Roads, bridges, schools and health centres would be included in the list for EU investment, he said following a meeting of EU finance ministers.
It is hoped the EU fund will be just one element of the type of investment needed to lift the economy out of stagnation and low inflation, with the ECB pressing governments to support their quantitative easing.
ECB president Mario Draghi said he is going ahead next month with his plan to purchase asset-based securities — buying mortgage and other loans from banks so they in turn have funds to lend to starved businesses.
But he also wants to be in a position to buy lower-grade or slightly more risky loans, such as those made to SMEs, but they would need to be guaranteed by their national governments.
While Germany has said it is opposed to this, the Netherlands has said it is not interested and France has not yet made its position clear, several smaller countries appeared to be willing to back Mr Draghi’s request for a government guarantee for what he referred to as mezzanine securities.
Mr Noonan said he was in favour of Mr Draghi’s plans. “Mr Draghi has made very interesting announcements directed at the low inflation in Europe and I hope it’s successful. The bank is independent, they make their announcements but I’m in favour and I’ve been looking for these kind of initiatives for years”.
How this would affect Irish banks and their loans and to what extent they would benefit would have to be worked out between the Irish Central Bank and the ECB, he said.
The details of how the €300bn European Commission fund would work were currently being drawn up and the European Investment Bank will be involved in it, Mr Noonan said.
He had already told his officials to draw up a list of suitable projects so that funds could be drawn down immediately they become available, he said.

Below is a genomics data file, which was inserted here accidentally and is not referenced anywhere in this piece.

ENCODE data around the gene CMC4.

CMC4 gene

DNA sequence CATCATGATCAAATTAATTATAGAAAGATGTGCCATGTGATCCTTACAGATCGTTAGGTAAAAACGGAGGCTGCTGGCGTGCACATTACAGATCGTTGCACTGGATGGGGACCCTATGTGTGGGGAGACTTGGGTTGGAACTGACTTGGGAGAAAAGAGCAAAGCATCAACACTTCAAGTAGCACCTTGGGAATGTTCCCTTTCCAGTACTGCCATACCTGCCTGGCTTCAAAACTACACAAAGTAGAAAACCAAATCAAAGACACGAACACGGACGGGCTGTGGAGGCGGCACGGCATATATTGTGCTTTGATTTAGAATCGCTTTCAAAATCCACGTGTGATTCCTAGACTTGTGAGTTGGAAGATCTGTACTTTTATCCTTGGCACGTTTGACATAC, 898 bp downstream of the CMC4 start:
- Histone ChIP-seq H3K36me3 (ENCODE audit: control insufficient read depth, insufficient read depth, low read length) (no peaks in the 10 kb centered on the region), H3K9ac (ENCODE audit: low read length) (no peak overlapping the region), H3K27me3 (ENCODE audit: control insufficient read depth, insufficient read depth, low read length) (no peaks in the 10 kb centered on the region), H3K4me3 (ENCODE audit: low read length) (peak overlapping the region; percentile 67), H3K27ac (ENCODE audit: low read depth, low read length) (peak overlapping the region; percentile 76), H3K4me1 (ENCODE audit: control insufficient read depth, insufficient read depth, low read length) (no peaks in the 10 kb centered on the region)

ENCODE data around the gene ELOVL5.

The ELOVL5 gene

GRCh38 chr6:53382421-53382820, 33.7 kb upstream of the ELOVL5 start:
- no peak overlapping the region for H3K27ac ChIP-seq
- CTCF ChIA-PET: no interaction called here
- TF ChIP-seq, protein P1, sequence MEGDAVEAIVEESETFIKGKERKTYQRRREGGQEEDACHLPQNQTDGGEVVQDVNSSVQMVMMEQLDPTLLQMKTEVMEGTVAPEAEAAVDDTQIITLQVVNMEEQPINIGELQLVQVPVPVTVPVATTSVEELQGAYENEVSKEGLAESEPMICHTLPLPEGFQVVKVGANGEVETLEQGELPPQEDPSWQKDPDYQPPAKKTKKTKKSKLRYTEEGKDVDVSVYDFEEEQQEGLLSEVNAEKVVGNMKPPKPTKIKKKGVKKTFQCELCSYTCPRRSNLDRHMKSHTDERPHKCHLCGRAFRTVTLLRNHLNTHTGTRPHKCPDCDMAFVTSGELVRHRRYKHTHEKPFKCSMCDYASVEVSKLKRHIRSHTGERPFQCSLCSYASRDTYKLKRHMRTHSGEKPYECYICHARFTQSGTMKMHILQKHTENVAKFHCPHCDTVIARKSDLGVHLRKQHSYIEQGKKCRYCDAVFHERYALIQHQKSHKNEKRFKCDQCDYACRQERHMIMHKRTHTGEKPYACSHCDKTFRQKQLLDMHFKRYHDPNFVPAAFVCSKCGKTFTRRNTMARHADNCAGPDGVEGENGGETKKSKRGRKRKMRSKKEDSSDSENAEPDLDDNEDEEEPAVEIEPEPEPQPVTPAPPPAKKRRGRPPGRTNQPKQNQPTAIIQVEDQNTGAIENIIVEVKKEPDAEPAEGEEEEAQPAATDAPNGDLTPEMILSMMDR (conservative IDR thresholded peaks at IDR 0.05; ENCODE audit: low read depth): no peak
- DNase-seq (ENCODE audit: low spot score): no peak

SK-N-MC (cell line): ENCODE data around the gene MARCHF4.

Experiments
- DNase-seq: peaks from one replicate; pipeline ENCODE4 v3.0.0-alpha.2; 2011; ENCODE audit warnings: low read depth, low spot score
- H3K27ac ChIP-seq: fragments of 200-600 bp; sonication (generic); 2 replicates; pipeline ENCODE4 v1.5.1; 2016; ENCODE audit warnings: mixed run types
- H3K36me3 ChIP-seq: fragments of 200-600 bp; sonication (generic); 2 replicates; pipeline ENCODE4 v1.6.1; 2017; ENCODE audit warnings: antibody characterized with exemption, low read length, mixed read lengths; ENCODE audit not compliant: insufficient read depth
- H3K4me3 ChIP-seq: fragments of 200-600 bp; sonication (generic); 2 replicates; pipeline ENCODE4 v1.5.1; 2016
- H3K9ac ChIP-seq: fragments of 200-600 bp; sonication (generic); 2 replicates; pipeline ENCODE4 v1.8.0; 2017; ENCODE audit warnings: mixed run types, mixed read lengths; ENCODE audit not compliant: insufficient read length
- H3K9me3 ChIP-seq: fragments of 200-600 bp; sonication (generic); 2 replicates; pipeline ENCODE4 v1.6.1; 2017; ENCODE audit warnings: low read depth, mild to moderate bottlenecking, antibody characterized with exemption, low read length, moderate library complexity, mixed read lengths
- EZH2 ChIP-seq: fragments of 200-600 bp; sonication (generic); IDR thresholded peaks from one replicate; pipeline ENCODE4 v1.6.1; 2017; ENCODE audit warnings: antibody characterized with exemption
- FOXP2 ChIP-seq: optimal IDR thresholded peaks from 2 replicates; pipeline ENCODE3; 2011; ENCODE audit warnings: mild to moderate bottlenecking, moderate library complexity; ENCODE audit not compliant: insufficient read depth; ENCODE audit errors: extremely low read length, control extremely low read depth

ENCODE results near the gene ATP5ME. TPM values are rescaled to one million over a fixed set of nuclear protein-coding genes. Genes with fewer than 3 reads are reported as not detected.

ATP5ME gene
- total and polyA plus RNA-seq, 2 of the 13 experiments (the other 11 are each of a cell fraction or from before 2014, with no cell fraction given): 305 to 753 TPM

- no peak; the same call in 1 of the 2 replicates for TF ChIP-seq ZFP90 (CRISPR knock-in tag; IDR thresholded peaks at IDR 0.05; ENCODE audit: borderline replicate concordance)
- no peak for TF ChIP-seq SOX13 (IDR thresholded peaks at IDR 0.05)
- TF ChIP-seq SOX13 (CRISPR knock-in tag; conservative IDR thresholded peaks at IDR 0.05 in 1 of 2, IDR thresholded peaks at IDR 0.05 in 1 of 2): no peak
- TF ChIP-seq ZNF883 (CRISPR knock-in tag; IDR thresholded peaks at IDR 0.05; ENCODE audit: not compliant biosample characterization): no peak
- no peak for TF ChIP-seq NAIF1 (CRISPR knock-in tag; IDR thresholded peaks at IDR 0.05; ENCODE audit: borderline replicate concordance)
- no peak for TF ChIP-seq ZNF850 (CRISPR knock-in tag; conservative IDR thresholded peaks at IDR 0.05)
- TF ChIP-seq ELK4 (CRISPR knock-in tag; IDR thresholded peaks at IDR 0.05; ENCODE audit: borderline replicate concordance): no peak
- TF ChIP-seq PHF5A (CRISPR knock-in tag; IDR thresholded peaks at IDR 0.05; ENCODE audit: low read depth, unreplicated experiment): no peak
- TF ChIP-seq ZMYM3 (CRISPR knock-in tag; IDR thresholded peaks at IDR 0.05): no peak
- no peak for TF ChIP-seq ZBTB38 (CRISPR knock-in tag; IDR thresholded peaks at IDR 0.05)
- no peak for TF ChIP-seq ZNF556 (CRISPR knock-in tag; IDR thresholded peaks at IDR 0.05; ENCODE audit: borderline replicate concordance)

These would include big and small projects to do with energy, roads and social infrastructure like schools and health centres, the minister said. He did not know if the State would be required to put in matching funds.
The ministers emphasised that it was essential for countries that had not to carry out structural reforms and get their economies under control. Economics Commissioner Katainen said Ireland, Spain and the Netherlands were very good examples of countries that had “started to profit from structural reforms”.
The ministers all agreed to Ireland’s request to waive their credit rights on the EU loans so that the Government can repay most of the IMF’s loan over the next 18 months, borrowing the money on the markets at around 2%, more than half what the IMF is charging.
The legal and technical details will be worked out now and the NTMA will be free to do the swap once the German parliament has given its approval and the Swedes that had a general election over the weekend.